Signing of Baez offers lesson in history of O's foreign policy

FORT LAUDERDALE, Fla. — FORT LAUDERDALE, Fla.-- --The embargo has been over for seven years, so long that Cuban pitcher Danys Baez said yesterday that he wasn't even aware of it.

We're not talking about the economic embargo that the United States has enforced against Cuba for nearly a half-century. Baez certainly remembers that. We're talking about the embargo the Orioles imposed on Cuban defectors after the team made its historic trip to Havana to play a team of Cuban all-stars in 1999.


Owner Peter Angelos openly discouraged any attempt by his front office to pursue the players who jumped off the Cuban national team during international competition or rode a raft across the dangerous Florida straits. He said at the time he didn't want to encourage anyone to take such a risk, and he clearly wanted to sustain the rapport his team had built with the Cuban government during the home-and-home goodwill series.

When that controversial stance became public, there was an outcry from both the Cuban expatriate community and the sports agents who were scrambling to represent the increasing flow of solid baseball talent streaming into the major leagues from the tiny island nation. The Orioles quickly distanced themselves from the policy and it was largely forgotten, but Baez is the first Cuban defector to put on an Orioles uniform.


"I didn't even know about that," said Baez, who signed with the Cleveland Indians after defecting at the Pan American Games in Winnipeg, Manitoba, in 1999. "At that time, my agent handled everything. It was about the baseball first. The politics were second."

Orioles executive vice president of baseball operations Mike Flanagan recalled the Orioles were cast in a complicated situation as the first major league team in four decades to play in Cuba, but he said the circumstances of Baez's arrival in the United States were not an issue when the possibility of signing him was discussed with Angelos early in the offseason.

"It never came up," Flanagan said.

What Baez does remember quite clearly was the excitement generated in Cuba by the prospect of two games against a major league team, though he was a rookie in the Cuban league and was not a candidate to play on the specially selected Cuban all-star team that included Jose Contreras and Omar Linares.

The Cubans took the Orioles into extra innings before losing at Latin American Stadium, then traveled to Baltimore a month later to score a stunning 12-6 victory at Camden Yards.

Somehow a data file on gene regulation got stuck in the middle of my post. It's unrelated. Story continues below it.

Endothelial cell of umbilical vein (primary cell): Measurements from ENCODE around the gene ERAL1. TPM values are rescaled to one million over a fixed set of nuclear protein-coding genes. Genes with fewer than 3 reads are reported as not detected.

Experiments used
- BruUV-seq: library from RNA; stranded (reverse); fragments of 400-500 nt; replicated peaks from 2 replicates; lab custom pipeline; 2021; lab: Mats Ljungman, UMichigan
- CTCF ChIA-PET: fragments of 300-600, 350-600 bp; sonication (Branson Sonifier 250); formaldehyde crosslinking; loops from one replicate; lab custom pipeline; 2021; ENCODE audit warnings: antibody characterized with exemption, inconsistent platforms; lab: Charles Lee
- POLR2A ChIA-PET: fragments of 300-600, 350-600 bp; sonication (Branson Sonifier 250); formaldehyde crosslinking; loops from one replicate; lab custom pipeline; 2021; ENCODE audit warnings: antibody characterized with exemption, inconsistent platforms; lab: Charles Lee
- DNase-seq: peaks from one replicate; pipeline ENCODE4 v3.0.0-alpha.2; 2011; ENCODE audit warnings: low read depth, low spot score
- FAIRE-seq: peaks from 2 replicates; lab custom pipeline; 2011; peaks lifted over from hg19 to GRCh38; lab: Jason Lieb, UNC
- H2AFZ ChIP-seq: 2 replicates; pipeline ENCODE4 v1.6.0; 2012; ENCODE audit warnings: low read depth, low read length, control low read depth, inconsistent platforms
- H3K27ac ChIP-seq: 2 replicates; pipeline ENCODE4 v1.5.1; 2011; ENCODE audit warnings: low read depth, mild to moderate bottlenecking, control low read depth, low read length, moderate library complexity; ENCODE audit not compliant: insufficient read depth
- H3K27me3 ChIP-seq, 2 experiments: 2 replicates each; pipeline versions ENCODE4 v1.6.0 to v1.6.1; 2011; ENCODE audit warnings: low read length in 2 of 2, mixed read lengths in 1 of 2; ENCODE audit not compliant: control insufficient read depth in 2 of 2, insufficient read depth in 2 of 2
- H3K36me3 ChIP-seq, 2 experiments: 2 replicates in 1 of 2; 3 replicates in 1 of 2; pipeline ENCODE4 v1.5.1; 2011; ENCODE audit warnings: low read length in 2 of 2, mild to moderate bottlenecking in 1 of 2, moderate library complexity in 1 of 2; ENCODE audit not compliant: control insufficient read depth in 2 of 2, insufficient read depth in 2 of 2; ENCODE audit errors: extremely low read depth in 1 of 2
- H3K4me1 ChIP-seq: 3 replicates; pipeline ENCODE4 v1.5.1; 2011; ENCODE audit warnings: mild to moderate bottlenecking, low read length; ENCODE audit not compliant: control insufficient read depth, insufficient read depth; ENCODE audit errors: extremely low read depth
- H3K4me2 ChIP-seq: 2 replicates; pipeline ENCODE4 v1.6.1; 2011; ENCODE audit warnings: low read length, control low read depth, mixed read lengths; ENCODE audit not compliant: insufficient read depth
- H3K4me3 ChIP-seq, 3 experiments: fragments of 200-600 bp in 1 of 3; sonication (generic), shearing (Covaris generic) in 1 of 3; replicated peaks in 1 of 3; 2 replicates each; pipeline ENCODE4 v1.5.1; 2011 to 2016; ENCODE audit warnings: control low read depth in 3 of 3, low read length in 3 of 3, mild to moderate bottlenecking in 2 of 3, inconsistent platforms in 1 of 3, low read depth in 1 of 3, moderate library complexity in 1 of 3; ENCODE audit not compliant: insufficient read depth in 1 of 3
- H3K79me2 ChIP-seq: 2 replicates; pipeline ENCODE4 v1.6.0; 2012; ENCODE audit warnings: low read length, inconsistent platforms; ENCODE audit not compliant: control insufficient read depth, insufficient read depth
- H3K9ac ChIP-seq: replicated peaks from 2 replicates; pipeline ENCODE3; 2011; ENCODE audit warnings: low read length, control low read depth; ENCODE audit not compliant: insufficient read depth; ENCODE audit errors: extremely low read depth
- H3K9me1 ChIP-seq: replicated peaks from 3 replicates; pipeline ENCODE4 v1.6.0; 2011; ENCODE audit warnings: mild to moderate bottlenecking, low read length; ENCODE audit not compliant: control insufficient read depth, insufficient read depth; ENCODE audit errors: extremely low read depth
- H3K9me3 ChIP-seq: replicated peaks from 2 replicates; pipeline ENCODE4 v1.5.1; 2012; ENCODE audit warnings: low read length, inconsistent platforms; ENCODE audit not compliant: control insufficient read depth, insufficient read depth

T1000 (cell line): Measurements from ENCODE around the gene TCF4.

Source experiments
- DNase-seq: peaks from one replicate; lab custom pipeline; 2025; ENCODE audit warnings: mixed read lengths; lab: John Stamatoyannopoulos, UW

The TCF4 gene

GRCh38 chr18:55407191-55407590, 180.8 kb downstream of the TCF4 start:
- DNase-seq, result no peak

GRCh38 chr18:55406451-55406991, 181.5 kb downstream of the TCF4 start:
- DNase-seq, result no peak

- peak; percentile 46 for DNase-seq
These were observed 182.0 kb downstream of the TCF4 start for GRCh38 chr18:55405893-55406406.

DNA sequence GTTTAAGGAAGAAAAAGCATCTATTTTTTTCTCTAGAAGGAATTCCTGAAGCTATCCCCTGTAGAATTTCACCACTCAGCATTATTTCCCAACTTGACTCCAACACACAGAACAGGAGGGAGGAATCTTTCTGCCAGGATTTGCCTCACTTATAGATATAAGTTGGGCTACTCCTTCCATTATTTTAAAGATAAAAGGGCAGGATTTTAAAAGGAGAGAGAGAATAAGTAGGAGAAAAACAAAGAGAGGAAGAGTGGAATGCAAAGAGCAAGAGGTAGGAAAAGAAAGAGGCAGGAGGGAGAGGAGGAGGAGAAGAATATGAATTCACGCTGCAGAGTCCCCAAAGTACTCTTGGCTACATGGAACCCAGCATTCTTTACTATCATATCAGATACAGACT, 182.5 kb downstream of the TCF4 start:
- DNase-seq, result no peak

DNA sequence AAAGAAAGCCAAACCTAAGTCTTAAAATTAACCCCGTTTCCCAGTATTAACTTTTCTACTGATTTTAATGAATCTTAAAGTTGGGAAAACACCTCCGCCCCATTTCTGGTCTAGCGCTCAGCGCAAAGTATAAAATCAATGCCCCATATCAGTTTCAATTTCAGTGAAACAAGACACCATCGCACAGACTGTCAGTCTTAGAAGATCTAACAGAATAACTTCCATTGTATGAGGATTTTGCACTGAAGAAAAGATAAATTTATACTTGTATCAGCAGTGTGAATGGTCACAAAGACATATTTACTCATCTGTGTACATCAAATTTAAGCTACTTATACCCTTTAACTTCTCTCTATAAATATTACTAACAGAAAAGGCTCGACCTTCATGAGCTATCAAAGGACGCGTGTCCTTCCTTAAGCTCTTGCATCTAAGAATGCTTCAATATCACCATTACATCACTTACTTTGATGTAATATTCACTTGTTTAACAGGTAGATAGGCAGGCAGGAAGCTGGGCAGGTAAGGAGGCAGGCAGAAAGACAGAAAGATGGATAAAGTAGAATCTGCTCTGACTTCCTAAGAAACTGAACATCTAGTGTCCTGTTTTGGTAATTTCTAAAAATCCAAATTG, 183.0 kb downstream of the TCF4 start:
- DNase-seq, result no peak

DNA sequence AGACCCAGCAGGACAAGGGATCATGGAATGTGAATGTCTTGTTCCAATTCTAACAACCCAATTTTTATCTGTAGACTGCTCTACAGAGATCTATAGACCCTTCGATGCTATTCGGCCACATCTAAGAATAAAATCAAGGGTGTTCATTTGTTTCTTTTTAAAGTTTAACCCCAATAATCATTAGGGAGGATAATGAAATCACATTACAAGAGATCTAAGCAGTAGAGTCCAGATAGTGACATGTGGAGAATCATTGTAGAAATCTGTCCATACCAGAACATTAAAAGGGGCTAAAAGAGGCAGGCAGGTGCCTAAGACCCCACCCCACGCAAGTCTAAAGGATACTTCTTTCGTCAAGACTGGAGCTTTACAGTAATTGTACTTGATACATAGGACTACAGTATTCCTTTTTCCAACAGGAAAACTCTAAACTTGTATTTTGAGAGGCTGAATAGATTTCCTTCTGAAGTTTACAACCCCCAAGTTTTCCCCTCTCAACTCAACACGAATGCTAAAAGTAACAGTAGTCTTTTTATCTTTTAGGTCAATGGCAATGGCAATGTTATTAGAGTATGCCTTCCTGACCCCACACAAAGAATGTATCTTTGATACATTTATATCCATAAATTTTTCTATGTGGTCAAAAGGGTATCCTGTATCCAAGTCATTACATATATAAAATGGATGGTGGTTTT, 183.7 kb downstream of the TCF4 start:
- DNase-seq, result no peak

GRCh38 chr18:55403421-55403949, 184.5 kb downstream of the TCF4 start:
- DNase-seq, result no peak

"That was a big deal ... a Cuban national team against a major league team," Baez said. "That gave the Cuban team a lot of confidence to go out and play a lot better in tournaments. They had always faced teams of college players. It was the first time against professionals, and the Cuban people had been waiting for a chance to see that for a long time. They were just happy to see that could happen."

The Orioles faced protesters in South Florida as they prepared for the game in Havana. Angelos also had to deal with the suspicion that he was trying to gain some advantage over other major league teams in the event that the economic embargo was lifted or Cuban dictator Fidel Castro ever decided to allow Cuban players to turn professional.

In retrospect, it's pretty clear Angelos was more interested in the historic nature of the trip, which was cast at the time as a "people-to-people" exchange. Obviously, no advantage was gained, because the Orioles have never been the first North American stop for a Cuban defector.


This is the fifth major league club for Baez, who won 10 games for the Indians in his first full season (2002) before evolving into a solid closer who averaged 32 saves a season from 2003 to 2005. He worked largely in middle relief last year, but still commanded a three-year deal worth $19 million.

Funny how things work out. He wasn't involved in the historic series against the Orioles, but the burst of nationalistic pride that followed the victory in Baltimore might have helped to create his opportunity to defect. Cuba expanded the pitching staff of the national team that took part in the Pan American Games three months later.

"It was the first time Cuba sent nine pitchers," Baez said. "It was partly because we wanted to be more competitive, and also they were changing from aluminum bats back to wood, but it was the first time that they sent nine pitchers and I was pitcher No. 9."

He went to Canada intent on helping Cuba win a major international tournament, but he was open to the possibility of a major life change.

"That was a great opportunity for me," Baez said. "I had a great spring training to make that team. I was very good at the time. There was a lot going on around me and a lot of security. I went through all that kind of stuff. I was focused on doing the best I could, but I was also looking for an opportunity to get out of there."

Now, he awaits the opportunity to go home again, though there is no guarantee that Castro's ill health will soon lead to a loosening of travel restrictions in either direction.


"Someday," he said wistfully.

Baez eventually was able to bring his parents over to the United States - five years after he arrived - but still has a brother in Cuba.

He seemed surprised to hear Angelos was once able to pull some political strings to bring Rafael Palmeiro's brother to the United States. That situation was a bit different, because Palmeiro came to the United States as a child, but Baez was impressed that the owner of the team would make such an effort for one of his players.

"If somebody could help me like that," he said, "I would be very happy."

The Peter Schmuck Show airs on WBAL (1090 AM) at noon on Saturdays.